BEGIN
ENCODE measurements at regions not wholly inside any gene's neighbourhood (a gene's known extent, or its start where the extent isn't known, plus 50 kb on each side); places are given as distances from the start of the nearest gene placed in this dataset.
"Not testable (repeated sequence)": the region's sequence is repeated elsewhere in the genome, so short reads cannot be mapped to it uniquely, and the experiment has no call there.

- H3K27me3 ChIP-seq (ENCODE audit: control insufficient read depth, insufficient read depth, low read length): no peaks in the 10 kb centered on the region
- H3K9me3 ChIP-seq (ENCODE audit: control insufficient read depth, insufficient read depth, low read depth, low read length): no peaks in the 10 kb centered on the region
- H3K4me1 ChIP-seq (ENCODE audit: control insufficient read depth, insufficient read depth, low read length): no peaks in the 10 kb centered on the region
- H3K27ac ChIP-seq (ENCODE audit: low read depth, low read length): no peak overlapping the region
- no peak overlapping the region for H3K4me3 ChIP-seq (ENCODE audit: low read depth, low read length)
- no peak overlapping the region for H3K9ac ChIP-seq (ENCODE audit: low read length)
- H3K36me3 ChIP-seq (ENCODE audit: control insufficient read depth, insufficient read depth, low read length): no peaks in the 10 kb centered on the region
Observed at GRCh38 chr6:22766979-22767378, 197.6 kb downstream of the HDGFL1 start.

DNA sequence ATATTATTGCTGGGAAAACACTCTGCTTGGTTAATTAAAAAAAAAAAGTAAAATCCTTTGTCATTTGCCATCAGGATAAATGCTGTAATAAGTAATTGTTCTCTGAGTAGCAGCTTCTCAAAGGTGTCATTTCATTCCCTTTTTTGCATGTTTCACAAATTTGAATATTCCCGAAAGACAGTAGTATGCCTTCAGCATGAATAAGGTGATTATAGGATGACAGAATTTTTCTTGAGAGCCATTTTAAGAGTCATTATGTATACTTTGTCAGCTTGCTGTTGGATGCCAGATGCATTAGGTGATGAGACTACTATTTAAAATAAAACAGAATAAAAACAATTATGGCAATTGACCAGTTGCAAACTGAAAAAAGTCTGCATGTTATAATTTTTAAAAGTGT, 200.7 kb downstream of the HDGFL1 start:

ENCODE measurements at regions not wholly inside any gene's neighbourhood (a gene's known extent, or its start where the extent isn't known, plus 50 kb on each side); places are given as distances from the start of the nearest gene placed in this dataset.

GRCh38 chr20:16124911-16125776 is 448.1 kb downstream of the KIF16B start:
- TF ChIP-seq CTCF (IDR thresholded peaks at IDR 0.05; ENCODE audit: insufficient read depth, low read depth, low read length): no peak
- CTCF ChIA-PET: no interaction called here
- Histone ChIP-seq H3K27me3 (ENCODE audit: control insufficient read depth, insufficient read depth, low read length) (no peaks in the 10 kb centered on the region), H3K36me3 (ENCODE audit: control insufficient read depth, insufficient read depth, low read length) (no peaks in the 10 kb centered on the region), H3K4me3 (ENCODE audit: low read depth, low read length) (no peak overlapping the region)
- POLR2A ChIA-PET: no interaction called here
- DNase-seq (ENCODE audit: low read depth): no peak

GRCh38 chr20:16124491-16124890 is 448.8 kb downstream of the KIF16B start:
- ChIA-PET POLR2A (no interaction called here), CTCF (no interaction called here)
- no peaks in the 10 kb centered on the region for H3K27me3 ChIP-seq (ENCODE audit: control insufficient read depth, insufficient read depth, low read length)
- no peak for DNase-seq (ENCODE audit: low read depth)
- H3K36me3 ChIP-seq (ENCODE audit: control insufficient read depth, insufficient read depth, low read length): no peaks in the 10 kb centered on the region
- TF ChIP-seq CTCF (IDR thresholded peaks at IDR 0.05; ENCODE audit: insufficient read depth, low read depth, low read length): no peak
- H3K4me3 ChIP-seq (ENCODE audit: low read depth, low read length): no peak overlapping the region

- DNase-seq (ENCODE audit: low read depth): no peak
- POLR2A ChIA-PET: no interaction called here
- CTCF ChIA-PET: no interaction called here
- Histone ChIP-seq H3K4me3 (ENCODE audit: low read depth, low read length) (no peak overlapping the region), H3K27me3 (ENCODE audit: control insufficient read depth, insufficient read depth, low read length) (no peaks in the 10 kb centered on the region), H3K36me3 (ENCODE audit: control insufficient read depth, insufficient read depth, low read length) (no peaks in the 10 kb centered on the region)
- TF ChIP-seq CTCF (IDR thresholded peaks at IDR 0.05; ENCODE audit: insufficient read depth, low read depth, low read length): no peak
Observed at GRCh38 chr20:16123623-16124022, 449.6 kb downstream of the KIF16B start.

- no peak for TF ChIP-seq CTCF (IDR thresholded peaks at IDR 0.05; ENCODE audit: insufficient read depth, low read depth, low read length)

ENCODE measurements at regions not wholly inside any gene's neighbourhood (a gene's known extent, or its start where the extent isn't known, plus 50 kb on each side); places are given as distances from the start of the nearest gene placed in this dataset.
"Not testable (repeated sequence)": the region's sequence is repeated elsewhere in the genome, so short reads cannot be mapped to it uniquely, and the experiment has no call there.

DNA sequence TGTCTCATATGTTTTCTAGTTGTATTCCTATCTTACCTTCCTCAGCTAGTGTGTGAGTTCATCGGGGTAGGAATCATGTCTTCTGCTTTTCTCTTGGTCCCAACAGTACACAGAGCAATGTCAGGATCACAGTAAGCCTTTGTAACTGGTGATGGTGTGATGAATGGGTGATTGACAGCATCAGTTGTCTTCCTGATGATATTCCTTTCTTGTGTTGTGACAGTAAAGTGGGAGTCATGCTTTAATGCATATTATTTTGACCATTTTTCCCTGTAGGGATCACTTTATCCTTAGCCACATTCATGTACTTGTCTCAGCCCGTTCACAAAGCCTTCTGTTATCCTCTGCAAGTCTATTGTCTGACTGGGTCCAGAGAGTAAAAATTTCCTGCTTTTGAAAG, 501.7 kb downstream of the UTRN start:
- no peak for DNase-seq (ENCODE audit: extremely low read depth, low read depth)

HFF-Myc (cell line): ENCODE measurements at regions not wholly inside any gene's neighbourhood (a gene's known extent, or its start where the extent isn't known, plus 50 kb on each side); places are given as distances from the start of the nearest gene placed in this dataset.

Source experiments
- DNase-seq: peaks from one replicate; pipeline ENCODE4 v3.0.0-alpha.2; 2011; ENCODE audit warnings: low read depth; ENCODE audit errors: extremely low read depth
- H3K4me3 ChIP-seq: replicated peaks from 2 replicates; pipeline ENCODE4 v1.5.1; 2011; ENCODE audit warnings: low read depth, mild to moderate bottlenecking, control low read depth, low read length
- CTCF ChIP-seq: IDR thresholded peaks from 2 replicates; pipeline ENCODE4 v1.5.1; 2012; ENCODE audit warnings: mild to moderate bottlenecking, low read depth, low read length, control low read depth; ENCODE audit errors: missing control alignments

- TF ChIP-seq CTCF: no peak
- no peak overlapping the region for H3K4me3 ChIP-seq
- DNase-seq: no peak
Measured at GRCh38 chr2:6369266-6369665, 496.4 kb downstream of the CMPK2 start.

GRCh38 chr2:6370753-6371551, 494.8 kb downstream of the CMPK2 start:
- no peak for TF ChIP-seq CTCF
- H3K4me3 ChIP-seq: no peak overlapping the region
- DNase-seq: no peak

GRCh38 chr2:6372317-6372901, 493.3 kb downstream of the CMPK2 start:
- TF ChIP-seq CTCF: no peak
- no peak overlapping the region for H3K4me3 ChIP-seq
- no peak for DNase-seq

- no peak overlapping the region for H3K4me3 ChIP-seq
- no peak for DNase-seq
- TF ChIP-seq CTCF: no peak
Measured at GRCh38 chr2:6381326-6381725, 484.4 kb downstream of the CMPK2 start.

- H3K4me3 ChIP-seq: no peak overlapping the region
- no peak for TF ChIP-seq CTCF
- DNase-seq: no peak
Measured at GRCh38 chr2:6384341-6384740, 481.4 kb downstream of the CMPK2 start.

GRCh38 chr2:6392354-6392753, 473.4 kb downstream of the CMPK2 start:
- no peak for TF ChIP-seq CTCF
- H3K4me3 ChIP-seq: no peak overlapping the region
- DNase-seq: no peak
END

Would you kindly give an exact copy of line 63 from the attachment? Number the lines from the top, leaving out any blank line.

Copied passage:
- no peak for TF ChIP-seq CTCF